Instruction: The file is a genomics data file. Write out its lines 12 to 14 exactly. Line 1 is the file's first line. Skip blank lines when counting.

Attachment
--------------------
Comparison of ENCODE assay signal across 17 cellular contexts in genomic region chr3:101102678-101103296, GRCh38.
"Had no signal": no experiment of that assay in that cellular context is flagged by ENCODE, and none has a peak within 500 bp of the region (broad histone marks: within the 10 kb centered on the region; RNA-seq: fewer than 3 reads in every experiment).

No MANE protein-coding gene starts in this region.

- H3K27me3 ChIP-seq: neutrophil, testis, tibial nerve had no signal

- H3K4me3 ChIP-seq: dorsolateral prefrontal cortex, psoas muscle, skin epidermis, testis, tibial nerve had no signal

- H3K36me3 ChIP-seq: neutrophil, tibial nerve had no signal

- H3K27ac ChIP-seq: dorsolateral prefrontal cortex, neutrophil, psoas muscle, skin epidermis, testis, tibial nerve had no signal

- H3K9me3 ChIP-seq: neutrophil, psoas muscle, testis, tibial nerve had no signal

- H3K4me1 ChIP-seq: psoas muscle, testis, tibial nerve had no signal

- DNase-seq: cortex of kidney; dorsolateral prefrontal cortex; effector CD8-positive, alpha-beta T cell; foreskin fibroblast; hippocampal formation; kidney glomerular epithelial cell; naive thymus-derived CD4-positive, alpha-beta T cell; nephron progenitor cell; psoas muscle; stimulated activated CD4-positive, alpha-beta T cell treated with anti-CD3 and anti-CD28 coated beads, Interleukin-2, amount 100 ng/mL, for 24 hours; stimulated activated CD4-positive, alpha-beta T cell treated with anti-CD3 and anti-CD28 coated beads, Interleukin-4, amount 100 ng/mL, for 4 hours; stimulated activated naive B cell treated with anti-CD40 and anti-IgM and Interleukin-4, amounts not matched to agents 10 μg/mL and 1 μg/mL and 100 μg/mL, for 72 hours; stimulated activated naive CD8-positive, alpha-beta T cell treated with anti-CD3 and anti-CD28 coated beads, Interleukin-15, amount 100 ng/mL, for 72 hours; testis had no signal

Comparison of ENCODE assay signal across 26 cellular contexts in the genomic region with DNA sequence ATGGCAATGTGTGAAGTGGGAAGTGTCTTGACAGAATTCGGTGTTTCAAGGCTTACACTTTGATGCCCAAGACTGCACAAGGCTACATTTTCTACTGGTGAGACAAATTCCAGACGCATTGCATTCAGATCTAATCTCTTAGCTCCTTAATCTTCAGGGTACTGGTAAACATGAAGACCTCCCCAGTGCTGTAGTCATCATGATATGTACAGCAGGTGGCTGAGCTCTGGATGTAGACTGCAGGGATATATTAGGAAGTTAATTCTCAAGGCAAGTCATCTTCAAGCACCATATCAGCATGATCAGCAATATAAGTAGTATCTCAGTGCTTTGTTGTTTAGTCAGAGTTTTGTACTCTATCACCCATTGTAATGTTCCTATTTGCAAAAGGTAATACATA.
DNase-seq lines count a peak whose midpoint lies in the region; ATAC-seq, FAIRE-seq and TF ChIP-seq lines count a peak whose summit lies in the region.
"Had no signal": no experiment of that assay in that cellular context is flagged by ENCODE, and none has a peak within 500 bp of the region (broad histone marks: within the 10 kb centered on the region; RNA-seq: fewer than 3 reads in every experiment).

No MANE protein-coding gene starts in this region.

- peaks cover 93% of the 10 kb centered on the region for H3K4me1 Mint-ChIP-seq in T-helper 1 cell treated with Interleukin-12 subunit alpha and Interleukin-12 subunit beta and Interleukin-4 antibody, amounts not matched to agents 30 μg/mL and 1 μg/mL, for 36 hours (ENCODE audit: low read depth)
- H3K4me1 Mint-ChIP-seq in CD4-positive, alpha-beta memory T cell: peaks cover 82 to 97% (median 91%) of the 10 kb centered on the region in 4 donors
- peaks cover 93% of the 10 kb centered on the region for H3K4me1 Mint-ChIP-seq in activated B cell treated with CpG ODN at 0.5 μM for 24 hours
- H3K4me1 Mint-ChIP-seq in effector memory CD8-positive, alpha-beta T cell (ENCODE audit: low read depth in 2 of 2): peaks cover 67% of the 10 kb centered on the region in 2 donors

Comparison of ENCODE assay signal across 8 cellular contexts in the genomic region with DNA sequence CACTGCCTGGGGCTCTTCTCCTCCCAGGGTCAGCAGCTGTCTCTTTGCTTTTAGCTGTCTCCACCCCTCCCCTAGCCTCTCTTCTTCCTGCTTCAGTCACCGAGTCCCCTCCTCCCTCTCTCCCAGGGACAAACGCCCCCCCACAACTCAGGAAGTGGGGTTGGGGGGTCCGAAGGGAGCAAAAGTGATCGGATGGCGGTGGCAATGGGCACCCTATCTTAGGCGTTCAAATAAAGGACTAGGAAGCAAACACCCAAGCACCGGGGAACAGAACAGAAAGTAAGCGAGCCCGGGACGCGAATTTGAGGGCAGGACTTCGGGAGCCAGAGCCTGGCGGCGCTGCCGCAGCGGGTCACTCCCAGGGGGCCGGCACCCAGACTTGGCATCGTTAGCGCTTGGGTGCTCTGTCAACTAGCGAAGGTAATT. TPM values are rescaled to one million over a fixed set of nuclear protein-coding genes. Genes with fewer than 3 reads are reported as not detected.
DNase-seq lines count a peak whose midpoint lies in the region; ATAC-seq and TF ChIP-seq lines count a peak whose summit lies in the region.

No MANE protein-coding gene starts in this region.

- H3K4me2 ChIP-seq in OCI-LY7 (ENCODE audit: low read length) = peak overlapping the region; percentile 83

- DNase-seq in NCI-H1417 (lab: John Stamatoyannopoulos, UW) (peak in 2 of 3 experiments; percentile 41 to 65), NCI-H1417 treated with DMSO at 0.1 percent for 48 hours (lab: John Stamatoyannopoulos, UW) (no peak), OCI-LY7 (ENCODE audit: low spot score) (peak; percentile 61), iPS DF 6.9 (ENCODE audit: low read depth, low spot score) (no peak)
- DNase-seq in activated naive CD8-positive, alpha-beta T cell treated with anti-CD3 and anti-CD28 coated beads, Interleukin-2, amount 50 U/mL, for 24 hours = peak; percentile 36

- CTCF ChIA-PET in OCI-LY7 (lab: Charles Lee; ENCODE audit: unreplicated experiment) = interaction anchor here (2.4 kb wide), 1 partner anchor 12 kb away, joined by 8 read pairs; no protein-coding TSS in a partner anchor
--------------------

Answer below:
DNase-seq lines count a peak whose midpoint lies in the region; ATAC-seq, FAIRE-seq and TF ChIP-seq lines count a peak whose summit lies in the region.
"Had no signal": no experiment of that assay in that cellular context is flagged by ENCODE, and none has a peak within 500 bp of the region (broad histone marks: within the 10 kb centered on the region; RNA-seq: fewer than 3 reads in every experiment).

No MANE protein-coding gene starts in this region.